Flying Car Gets Permission To Drive On European Roads
Since The Jetsons first appeared on American television screens in the 1960s, people have been waiting for the day when they might own a flying car of their own.
Well, it seems like that day is getting closer, as a new flying car prototype has become the first to officially be given permission to drive on European roads.
PAL-V, the company behind the world’s first flying car, announced today that its Liberty gyro-copter had been granted permission from the Netherlands Vehicle Authority to take the the streets.
The PAL-V Liberty is a road car with a foldable rotor, and the company refers to it interchangeably as ‘a car that flies’ and ‘a plane that drives’.
PsychNewsDaily reports that the Liberty, which runs on standard petrol, has a range of 1,315km on the road, and can stay in the air for 4.3 hours, hitting max speeds of 180km/h. The car can hold about 100 litres of fuel, which is about twice as much as a Honda Accord.
On its website, PAL-V says that the car, which has been in development since 2007, has been a labour of love for its designers:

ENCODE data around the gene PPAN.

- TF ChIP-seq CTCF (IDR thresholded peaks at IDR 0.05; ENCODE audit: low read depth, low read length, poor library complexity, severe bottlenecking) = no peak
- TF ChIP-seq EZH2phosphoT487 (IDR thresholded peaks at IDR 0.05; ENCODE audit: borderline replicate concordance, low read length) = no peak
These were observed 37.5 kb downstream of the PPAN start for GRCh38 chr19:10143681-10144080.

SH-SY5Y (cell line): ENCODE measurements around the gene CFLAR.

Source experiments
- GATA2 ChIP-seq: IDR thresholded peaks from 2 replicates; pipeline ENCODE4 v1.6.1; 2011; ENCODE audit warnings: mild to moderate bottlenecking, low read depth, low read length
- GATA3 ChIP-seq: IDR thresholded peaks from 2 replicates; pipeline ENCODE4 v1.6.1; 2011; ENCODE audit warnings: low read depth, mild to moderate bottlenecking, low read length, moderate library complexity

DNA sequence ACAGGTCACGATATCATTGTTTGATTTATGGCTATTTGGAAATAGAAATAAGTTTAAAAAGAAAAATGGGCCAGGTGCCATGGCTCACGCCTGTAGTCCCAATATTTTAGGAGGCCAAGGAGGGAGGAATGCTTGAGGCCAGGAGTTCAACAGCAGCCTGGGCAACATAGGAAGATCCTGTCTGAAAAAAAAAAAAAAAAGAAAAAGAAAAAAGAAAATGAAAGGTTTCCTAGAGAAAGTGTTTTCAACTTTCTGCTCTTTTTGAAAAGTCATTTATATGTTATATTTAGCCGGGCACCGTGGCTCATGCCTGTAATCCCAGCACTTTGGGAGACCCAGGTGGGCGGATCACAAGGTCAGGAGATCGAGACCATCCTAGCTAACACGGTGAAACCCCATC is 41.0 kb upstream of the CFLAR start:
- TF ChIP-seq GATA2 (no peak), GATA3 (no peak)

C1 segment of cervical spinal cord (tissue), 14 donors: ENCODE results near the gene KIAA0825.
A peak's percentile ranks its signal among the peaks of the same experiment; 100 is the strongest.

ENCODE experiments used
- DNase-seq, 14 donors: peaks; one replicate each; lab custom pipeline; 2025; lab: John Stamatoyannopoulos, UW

We are proud that some of the Dutch’ most skillful engineers have put blood, sweat and tears into creating a trailblazing flying car out of a mere fantasy, all in conformity with the highest safety standards
PAL-V adds that at this point in the Liberty’s development, drivers shouldn’t expect the car to seamlessly transition from the ground to the air. It takes about 5-10 minutes for the car to switch from drive to flight mode, and the gyro-copter requires 180-330 metres of open road – or runway – for take-off.
Videos of the Liberty show the car driving around a circuit and on Dutch streets, but there’s not much footage of it actually in the air.
Even so, that hasn’t stopped some auto-futurists from betting on the PAL-V. The company reports that 30 Dutch residents have already ordered and paid for the car, which – at more than half a million pounds – is some investment.
And while it’s good news that the car can take to the roads, those buyers could still have some time to wait until they can take their very own models out for a spin. The Netherlands Vehicle Authority is yet to grant permission for the Liberty to go into full production, and PAL-V doesn’t expect to be granted flying permission by the European Aviation Safety Agency until 2022.
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